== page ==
How to create chemistry between your characters


18 November 2022
Rom-com author Samantha Young describes how she makes her characters attractive to each other, and to readers

You know that moment when you’re reading a book and you find yourself smiling as you read or crying, even? It’s that moment when you realise how fully invested you are in the characters and that’s what I always look for in a good book as a reader. It’s also what I hope to achieve as a writer.

Creating chemistry between any characters in a book is of the utmost importance to keep readers engaged, so, of course, creating romantic chemistry between my hero and heroine is my top priority when I plot my next book. It might seem obvious, but before I can even think about creating that chemistry, I first have to know who my hero and heroine are. I usually begin with one of them, depending on which one sparked the idea for the book. Their personality, their motivations, their past, their present and where they’re going.

Once I know those things, I can think about the kind of partner that will create chemistry with them on the page. While physical attraction is important, it requires the addition of emotional and intellectual chemistry because that’s what drives the story. Sometimes chemistry starts from an antagonistic place in enemies-to-lovers romances where the hero and heroine meet in conflict and their interactions are tense and filled with sharp-witted banter. There is a journey through misunderstandings and miscommunications that are overturned in delicious moments of honesty where the characters learn to see each other in a new, favourable light.

In my romantic comedy A Cosmic Kind of Love, however, the chemistry begins before the characters physically meet. Often, we’re attracted to personalities that are similar to ours but also to personalities that are our opposite.

That opposites-attract chemistry is what I leaned into for A Cosmic Kind of Love. Through video letters, the Hallie’s attraction to Chris, a NASA astronaut, begins with intellectual and emotional chemistry. Yes, she thinks he’s attractive, but she hasn’t met him, and his intelligence and charisma as he explains his day-to-day life on board the International Space Station with humour and modesty is what appeals to her.

For Chris, the attraction is emotional as Hallie sends him video letters where she bares her soul and is totally vulnerable in a way she isn’t with any other person in her life. He’s captivated by her kindness and also frustrated by the way people in her life seem to take advantage of her tendency to people-please. She’s warmer, more down-to-earth, than most people he knows and even himself to an extent. Hallie enjoys Chris’s confidence and life experiences because they’re so different from her own. He’s capable and self-assured in a way she isn’t and that’s attractive to her.

When the characters meet on the page, that’s where it was important to build on their physical chemistry. I avoid over-describing my character's appearance to portray their physical attraction to one another because I feel that’s more telling than showing.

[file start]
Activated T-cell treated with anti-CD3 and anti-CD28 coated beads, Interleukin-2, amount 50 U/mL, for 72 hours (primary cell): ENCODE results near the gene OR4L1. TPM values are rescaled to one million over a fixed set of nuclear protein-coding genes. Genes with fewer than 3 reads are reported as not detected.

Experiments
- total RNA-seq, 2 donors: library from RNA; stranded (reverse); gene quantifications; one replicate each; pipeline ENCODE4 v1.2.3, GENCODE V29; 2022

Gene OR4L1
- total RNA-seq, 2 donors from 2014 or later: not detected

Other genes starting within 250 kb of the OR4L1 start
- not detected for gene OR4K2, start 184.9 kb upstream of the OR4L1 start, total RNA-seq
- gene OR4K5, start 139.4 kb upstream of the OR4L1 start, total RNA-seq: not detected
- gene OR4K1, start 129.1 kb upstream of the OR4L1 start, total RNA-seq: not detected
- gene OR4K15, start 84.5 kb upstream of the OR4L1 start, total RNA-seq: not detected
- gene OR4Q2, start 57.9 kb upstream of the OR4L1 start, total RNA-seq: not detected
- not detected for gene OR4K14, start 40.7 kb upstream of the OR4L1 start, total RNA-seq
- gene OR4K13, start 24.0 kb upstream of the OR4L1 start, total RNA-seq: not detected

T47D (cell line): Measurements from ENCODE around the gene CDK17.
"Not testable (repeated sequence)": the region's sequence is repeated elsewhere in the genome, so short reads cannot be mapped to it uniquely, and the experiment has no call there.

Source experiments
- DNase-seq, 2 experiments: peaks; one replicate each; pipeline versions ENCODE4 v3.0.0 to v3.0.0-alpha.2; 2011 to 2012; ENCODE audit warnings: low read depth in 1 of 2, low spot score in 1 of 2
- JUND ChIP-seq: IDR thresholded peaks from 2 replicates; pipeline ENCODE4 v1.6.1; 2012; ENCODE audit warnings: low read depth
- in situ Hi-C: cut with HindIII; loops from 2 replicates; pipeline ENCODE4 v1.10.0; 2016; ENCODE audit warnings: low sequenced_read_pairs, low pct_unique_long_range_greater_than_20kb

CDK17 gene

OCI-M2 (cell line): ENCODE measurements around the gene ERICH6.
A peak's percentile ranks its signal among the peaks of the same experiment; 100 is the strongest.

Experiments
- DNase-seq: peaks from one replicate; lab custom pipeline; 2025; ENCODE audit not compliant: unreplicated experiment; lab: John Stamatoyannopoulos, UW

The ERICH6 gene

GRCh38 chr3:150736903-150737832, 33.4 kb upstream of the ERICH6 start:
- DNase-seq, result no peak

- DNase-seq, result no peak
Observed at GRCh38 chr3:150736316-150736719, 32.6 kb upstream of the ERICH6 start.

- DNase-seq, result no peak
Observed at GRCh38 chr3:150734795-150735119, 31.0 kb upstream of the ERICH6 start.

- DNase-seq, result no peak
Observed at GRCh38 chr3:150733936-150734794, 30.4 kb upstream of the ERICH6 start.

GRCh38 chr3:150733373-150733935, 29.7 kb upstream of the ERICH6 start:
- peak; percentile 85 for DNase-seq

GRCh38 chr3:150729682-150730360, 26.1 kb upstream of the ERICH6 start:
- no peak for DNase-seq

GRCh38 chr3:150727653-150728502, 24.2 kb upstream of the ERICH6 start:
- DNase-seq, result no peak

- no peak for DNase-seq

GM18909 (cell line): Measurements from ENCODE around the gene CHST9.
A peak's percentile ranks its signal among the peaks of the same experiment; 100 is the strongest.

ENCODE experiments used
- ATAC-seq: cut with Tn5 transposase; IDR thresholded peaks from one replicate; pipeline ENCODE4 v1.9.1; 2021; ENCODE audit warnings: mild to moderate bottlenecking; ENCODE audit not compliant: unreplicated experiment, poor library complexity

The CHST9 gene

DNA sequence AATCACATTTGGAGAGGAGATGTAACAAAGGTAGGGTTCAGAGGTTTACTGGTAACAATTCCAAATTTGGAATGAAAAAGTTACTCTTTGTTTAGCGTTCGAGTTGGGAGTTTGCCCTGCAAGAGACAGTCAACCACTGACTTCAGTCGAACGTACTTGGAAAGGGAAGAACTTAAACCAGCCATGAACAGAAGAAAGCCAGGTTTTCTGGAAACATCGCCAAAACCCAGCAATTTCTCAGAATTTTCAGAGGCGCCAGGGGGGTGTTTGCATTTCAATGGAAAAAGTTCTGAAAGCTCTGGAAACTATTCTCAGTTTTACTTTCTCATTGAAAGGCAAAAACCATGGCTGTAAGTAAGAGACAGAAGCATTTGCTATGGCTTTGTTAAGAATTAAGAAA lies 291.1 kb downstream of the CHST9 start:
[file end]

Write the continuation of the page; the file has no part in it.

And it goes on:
There are subtle but impactful ways to create chemistry without physical descriptors by highlighting their awareness of one another. If I think about my own reactions to someone I’m attracted to – hyper awareness of that person is most notable. Therefore, I put that into my characters. How she gets goosebumps when his hand brushes hers or his heart races a little faster at her proximity. I note his heightened reaction to the way she laughs and the flutters in her stomach when he smiles, etc.

That physical chemistry only intensifies as the characters grow to know one another and their connection develops into emotional chemistry. A good way to build on it is to have your hero or heroine (or both) tell the other they love something about their physicality that they themselves don’t like. It’s often true that we can’t see ourselves how others do, and I enjoy portraying that notion in my novels.

For me, it’s also important that the hero and heroine share important conversations about past relationships, perhaps even past traumas, and that they confess feelings they haven’t shared with anyone else. This is not only a wonderful way to create three-dimensional characters, but to portray the level of trust that’s grown between them. That way, the reader should hopefully believe wholeheartedly in the special chemistry between these two characters. 

For me, as a writer and a reader, I need to feel both the physical and emotional chemistry between my romantic leads in order to fully buy into their connection. One without the other leaves the relationship feeling a little one-dimensional, so it's important as a writer to focus on both aspects of their attraction.

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Samantha's top tips for creating chemistry:
•    Know your characters well before you start writing.
•    Break your plotting down into physical and emotional chemistry. Intellectual chemistry is also something to think about.
•    Physical chemistry: physical awareness to touch, proximity, scents. Physical attributes that are particularly appealing.
•    Physical chemistry: physical reactions to the above. Stomach flutters, heart rate, sexual reactions. Be careful not to overuse descriptive reactions because it can become distracting to the reader.
•    Emotional chemistry: decide if your characters are alike or opposite or a mixture of both. Conversations of shared experiences or experiences they haven’t spoken about to anyone else are a great way of creating a special bond and trust between the characters.

A Cosmic Kind of Love by Samantha Young is published by Piatkus


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